Police have apologised for a series of failures to act against a former Hartlepool policeman who was later jailed for 19 years for a catalogue of rapes and other sex offences.
Findings of a Cleveland Police investigation published yesterday into the behaviour of Wayne Scott revealed he made sexual advances towards colleagues, spoke openly about his sex life and got ‘love letters’ from girls as young as 10.
But the probe found the force failed to act properly against Scott’s “totally inappropriate” behaviour and other warning signs which allowed his behaviour to flourish.
The final report stated: “Throughout his posting as a police constable at Hartlepool, Scott exhibited inappropriate sexualised behaviour which was not challenged by his peers.”
The investigation, which was supervised by the Independent Police Complaints Commission (IPCC) makes a series of recommendations to Cleveland Police to prevent similar failures in the future.
Deputy Chief Constable Iain Spittal said the force has taken many on board already, adding: “There is no place for rotten apples within the police service or any other organisation.” Read the full statement here.
Scott’s inappropriate sexualised behaviour was allowed to flourish throughout his career within Cleveland Police whilst posted to both Hartlepool and Stockton.Police report on Wayne Scott
Scott, formerly of Stockton, was sentenced to 19 years’ jail in October 2013, for 10 offences of rape, two of inciting a child to engage in sexual activity, one of sexual touching and two offences of common assault against three victims.
Ordering him to serve 15 years, the judge described him as “manipulative, domineering and controlling”.
The investigation uncovered a further eight alleged victims of Scott where the claims did not get to court.
Scott joined Cleveland Police in August 2002 and was posted to a response team at Hartlepool before moving to the Neighbourhood Policing Team at Jutland Road in 2006.
It emerged that in 2003, Scott sexually assaulted a woman in Hartlepool when he touched her around her face and body, including her breast.
Scott was made the subject of continuous assessment after a mediation meeting between him and the victim.
The sergeant who dealt with the matter told the investigation he had only been told that Scott had touched her face and made inappropriate comments.
Scott was also accused of rubbing his hand up and down another woman’s thigh while driving her in a police vehicle in 2007.
In 2007 and 2008, colleagues in Hartlepool became aware of eight love letters Scott received from three young girls who said they were in love with him.
He gave them cuddles and bought them ice cream at Seaton Carew, but was not found to have committed any crimes against them.
The investigation found Scott’s supervising sergeant warned him to stay away from the girls, but that he should have investigated it more fully.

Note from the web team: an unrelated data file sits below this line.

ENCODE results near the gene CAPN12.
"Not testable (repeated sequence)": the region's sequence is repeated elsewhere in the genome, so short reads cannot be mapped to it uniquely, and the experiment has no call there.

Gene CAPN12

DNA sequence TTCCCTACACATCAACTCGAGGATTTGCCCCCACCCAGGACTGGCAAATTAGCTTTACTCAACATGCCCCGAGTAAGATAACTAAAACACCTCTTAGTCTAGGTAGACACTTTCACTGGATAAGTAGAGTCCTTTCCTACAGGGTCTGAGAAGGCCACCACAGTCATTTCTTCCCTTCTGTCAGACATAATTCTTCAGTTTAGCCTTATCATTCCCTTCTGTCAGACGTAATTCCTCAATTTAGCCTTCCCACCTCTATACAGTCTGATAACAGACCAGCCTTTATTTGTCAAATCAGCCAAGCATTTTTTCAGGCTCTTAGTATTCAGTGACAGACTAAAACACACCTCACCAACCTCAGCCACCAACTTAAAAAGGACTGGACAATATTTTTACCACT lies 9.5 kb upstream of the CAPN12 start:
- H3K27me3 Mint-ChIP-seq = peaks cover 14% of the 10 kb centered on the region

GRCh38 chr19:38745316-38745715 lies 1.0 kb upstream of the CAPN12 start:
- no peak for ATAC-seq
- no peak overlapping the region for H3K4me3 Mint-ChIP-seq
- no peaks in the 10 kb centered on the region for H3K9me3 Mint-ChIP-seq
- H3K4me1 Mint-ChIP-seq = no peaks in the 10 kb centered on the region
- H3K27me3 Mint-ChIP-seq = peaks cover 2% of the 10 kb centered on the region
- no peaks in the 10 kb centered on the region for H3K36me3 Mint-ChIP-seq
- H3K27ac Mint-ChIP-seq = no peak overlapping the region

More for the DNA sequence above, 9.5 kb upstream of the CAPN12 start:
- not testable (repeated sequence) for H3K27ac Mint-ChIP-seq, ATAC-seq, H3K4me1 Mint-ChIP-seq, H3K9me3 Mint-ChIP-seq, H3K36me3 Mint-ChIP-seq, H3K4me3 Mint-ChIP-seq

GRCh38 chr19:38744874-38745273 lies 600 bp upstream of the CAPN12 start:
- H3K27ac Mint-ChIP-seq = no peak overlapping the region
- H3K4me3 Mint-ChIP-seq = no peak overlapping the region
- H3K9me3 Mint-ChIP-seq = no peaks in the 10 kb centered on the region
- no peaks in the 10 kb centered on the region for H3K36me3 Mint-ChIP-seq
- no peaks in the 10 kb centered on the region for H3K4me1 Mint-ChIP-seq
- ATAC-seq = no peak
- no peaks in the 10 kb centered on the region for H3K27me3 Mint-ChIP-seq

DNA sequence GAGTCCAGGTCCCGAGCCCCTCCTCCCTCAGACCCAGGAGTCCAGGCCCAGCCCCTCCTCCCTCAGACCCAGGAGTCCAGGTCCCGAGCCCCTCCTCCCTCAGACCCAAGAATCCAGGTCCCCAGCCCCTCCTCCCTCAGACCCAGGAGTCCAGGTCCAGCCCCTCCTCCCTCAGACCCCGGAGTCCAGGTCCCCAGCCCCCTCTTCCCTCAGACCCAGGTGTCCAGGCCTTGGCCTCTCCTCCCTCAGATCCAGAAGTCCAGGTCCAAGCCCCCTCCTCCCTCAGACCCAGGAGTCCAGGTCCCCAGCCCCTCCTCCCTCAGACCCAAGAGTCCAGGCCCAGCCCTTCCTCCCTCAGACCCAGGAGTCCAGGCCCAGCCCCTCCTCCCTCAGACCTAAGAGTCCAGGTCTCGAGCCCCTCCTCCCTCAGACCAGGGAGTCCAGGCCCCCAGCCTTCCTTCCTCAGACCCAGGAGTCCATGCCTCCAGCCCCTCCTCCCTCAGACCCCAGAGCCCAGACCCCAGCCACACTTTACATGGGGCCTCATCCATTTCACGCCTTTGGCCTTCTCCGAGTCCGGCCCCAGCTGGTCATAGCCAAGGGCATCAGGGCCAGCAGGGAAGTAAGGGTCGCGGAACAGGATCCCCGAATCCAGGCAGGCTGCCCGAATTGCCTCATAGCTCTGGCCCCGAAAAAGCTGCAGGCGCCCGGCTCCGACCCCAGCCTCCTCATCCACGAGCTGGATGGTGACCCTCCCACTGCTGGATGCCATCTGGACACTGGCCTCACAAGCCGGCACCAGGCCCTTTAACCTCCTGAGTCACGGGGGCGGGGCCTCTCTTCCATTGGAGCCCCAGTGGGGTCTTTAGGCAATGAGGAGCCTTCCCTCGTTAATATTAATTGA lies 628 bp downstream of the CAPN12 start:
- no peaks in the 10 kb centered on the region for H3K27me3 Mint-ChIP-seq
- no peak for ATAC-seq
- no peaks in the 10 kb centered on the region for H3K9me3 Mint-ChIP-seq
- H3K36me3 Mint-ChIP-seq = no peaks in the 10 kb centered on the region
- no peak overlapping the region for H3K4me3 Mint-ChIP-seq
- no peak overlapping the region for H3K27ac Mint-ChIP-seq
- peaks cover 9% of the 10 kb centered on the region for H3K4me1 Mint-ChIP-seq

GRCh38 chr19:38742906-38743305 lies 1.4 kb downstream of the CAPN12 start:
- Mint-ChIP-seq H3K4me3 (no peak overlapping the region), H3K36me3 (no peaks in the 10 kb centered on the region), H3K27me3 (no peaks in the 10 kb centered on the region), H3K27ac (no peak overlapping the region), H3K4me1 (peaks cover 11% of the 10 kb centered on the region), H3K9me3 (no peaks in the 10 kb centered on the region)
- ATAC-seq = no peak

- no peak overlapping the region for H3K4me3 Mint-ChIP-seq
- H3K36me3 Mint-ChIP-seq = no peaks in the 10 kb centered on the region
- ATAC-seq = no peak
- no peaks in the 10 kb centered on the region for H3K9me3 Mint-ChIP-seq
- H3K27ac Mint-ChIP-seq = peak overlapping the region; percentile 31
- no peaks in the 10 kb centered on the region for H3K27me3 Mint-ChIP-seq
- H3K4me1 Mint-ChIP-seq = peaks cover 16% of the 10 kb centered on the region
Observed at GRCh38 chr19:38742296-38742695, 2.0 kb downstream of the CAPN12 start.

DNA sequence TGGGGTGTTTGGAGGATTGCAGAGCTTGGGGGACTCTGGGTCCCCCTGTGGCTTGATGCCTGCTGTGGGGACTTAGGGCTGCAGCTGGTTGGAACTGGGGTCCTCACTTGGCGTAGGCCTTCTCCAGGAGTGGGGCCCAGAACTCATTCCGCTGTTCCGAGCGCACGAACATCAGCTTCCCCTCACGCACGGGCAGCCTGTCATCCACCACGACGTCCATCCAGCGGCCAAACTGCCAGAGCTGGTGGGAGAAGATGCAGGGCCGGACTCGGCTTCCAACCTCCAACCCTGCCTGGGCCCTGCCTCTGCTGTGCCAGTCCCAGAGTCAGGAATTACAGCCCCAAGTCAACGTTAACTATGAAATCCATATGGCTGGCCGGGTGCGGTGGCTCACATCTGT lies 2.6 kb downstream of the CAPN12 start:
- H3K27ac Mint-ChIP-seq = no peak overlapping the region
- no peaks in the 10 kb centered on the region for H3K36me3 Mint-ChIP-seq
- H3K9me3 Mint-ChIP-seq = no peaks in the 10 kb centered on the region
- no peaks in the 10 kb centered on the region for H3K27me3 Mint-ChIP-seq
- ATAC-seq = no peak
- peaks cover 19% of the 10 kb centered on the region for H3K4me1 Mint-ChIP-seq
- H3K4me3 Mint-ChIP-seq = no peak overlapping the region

The report stated: “He (Scott) was seen to read the letters out to other members of staff and kept them in a box as he appeared proud of them.”
It added: “It is apparent that whilst the young girls were not subjected to any offences by Scott, his relationship with them was totally inappropriate.”
Further alleged victims of serious sexual offences were detailed in the report in relation to Scott’s time working for the force in Stockton.
The report said that despite Scott’s inappropriate sexual comments and behaviour, including sexual advances towards several of his colleagues, no one appeared to challenge him or raise his behaviour at a higher level.
Scott was transferred to Newtown Police Office in Stockton in 2008, where a woman later alleged he violently raped her in an interview room, but she did not wish to take it further.
The report added: “The red flags should have acted as an alert to allow an individual of concern (in this case Scott) to be identified and tracked by the organisation.”
It added: “Scott’s inappropriate sexualised behaviour was allowed to flourish throughout his career within Cleveland Police whilst posted to both Hartlepool and Stockton. This appears to have been for a number of reasons, which included indifference on the part of some colleagues, who either thought he was a joke or did not like him.
“Other colleagues, some of whom were victims, found him manipulative and intimidating and were not prepared to challenge him or notify supervisors.”
The report says it is impossible to say if the alleged offences against nine victims would have happened if Scott had been flagged up earlier.
But it said it is likely he would have been under greater scrutiny which may have prevented a sex assault against one victim and sexual assault allegations against two others.
Among the recommendations to Cleveland Police are to introduce a process to track individuals of concern, further development of confidential reporting systems and raising awareness of the force’s whistleblower policy.
Scott was finally dismissed from the force after a Misconduct Hearing in October 2012.